Operators survive and adapt

July 8, 2021
Automatic Merchandiser's 2021 State of the Industry report prompts the question: will the pandemic be a blip on the vending trade's radar, or will it have long-term effects?

There’s no question that 2020 was a historic year for the United States and world, and an extraordinary (and very painful) year for many of the nation’s vending, micro market, office coffee service and contract foodservice businesses. The economic crisis brought on by the COVID-19 health crisis was unprecedented in its scale.

Last year in this column, my predecessor, Abby White, had the unusual assignment of reporting on a record year for convenience services – sales rose 3% to $24.2 billion in 2019 – just a few months after the coronavirus had ambushed the U.S. economy in March 2020, subsequently shutting down most of the industry’s equipment and locations. This year, Automatic Merchandiser’s State of the Industry report is showing a total sales decline of 45%, a loss of nearly $11 billion. What a difference a pandemic year makes.

The vending and micro market industry has never experienced the abrupt changes that occurred in 2020. Will the pandemic be a blip on the industry’s radar? Or will it have long-term lasting effects on the way vending and micro market operators do business? Probably both.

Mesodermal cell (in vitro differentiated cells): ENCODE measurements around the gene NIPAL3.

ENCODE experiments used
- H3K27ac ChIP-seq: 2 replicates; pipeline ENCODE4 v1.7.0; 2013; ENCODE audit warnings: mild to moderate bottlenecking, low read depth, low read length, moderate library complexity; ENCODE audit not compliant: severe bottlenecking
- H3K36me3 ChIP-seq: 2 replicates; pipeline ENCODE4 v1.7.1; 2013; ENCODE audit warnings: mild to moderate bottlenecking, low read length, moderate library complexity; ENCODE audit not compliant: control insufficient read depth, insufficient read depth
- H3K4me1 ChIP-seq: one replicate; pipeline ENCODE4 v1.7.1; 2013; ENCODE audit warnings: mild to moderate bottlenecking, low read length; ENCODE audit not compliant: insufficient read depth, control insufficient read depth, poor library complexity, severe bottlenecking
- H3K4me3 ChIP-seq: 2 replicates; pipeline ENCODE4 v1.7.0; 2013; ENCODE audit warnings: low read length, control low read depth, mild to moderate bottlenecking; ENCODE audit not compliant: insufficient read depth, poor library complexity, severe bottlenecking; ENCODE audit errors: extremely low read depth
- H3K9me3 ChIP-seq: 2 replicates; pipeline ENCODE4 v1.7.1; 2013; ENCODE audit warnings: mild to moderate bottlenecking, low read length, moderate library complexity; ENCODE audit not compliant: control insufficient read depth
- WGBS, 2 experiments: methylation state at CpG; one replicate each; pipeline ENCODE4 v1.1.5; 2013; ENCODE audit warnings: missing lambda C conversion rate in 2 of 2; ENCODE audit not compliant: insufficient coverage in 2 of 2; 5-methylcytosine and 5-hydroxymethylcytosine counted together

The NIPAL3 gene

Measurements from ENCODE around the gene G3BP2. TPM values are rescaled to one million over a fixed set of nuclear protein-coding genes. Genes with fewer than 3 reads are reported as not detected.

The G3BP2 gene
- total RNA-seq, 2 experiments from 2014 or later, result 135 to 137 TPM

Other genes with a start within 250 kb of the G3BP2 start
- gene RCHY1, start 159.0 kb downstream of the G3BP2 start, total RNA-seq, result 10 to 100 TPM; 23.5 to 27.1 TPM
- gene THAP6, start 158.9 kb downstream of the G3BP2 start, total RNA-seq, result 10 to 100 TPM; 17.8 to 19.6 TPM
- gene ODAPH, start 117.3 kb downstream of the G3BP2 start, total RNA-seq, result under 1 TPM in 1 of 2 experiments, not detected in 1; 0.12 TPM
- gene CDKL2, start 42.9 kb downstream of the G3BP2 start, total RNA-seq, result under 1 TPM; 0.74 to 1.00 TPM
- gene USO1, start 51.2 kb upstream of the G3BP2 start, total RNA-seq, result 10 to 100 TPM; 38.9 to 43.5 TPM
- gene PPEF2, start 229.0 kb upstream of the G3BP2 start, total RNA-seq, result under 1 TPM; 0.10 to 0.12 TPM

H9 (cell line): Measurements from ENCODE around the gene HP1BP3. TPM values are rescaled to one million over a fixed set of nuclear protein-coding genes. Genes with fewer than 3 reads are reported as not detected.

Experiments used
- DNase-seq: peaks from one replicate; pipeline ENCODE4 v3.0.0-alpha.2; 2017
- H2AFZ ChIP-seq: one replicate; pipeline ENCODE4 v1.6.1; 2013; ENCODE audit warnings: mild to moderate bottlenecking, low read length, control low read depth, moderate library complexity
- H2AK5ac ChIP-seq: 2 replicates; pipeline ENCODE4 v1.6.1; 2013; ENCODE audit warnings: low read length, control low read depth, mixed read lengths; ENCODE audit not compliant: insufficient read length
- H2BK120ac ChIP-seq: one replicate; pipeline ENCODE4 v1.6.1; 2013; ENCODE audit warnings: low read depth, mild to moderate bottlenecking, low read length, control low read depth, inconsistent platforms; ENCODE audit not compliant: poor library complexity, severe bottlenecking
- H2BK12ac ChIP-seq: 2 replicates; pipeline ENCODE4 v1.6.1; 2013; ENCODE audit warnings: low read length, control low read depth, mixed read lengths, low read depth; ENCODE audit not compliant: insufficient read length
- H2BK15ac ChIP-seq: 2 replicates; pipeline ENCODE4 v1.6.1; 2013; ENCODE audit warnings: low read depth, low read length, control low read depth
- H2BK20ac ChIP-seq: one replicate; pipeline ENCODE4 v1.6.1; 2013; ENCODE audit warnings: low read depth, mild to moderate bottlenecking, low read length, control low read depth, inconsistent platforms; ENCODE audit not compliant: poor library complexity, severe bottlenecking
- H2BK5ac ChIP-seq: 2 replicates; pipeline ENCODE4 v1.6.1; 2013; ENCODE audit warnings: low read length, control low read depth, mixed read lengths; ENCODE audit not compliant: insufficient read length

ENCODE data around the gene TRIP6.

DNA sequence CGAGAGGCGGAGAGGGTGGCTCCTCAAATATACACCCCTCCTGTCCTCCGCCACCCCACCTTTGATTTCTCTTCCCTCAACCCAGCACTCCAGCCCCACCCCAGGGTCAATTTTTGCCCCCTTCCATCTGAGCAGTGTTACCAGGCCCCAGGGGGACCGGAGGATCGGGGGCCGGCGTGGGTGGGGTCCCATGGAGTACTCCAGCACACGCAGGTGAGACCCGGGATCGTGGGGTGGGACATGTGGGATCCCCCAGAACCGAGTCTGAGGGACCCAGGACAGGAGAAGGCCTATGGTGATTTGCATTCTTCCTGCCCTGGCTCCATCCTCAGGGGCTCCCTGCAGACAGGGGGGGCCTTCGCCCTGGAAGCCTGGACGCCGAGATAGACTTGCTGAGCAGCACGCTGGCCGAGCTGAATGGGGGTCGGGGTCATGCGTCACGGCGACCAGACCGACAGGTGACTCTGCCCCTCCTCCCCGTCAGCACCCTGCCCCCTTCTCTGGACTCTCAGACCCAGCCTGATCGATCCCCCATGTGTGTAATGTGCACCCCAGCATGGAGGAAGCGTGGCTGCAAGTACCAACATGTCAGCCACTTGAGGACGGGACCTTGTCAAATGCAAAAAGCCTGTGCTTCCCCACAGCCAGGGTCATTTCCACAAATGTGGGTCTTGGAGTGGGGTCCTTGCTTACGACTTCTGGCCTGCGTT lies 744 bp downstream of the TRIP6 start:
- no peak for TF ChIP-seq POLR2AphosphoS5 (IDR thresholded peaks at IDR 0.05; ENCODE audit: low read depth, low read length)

We believe that operators whose businesses survived the 2020 pandemic year have a very good chance to prosper as the economic conditions improve. And they have the technology to succeed; the industry’s adoption of new methods and new tools almost always had been accelerated by an economic downturn (why change when times are good?). If that’s true, then imagine what far-reaching advancements a pandemic can procreate for an industry that survives it.

The recovery is underway and is predicted to hasten in September 2021. The Group of 20 economies all saw their gross domestic product return to pre-pandemic levels in the first quarter of 2021. China, where the coronavirus pandemic emerged, recorded the highest annual growth (18.3%). In the U.S., real GDP, the sum of all goods and services produced in the economy, jumped 6.4% in the first quarter. Widespread vaccinations and more government spending helped get the U.S. closer to where it was before the pandemic struck.

However, just how and when the recovery and booming economy will affect the operator’s future remains to be seen. In the comments portion of our survey, the main concern voiced by operators was [paraphrased]: “will the shift to remote work become long lasting and dampen our business at corporate office accounts?”

To be sure, the performance of vending, micro markets, coffee service and contract foodservice has always been tied to employment, but that relationship may no longer apply to these channels.

Automatic Merchandiser’s State of the Industry report, which starts on Page 18 of the June/July issue of Automatic Merchandiser, is made possible by operators who take the time to complete the survey. We are grateful to those who undertook the task and salute all operators who survived 2020.


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